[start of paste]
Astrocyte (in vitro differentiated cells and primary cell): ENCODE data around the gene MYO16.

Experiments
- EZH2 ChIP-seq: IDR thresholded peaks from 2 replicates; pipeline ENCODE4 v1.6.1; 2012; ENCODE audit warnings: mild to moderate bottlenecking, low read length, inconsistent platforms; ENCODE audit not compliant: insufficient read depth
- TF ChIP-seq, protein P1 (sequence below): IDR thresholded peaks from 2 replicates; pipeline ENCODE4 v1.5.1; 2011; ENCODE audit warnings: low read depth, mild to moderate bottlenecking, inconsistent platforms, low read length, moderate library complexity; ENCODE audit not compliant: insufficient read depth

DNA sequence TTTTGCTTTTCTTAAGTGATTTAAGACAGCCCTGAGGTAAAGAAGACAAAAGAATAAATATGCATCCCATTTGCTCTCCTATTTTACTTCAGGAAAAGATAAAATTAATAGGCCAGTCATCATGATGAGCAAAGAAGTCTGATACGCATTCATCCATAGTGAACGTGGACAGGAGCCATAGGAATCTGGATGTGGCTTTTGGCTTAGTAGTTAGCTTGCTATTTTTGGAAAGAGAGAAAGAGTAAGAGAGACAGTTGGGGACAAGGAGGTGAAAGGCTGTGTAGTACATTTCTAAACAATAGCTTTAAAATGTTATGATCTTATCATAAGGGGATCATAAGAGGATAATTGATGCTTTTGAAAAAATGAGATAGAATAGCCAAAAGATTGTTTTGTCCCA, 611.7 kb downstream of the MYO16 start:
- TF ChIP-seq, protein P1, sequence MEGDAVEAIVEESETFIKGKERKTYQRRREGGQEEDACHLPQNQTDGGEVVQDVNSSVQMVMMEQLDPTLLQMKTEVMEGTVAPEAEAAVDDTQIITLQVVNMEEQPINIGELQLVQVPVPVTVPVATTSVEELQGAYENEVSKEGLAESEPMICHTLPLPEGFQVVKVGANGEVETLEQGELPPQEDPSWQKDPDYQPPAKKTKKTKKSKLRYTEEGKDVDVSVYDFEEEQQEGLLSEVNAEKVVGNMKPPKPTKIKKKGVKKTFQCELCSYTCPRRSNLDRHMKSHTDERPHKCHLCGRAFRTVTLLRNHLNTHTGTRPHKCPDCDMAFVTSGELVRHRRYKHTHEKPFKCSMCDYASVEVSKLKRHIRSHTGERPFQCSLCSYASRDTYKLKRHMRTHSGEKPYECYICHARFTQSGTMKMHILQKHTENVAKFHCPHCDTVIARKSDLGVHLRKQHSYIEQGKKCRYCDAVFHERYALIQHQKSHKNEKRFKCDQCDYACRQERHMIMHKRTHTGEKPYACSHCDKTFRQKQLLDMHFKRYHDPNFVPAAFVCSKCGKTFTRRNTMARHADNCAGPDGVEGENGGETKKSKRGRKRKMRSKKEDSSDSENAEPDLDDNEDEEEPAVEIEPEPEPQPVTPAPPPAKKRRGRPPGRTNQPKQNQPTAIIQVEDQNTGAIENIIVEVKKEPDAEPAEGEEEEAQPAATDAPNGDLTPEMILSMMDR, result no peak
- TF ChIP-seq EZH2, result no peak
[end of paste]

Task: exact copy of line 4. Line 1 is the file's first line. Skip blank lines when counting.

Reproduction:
- TF ChIP-seq, protein P1 (sequence below): IDR thresholded peaks from 2 replicates; pipeline ENCODE4 v1.5.1; 2011; ENCODE audit warnings: low read depth, mild to moderate bottlenecking, inconsistent platforms, low read length, moderate library complexity; ENCODE audit not compliant: insufficient read depth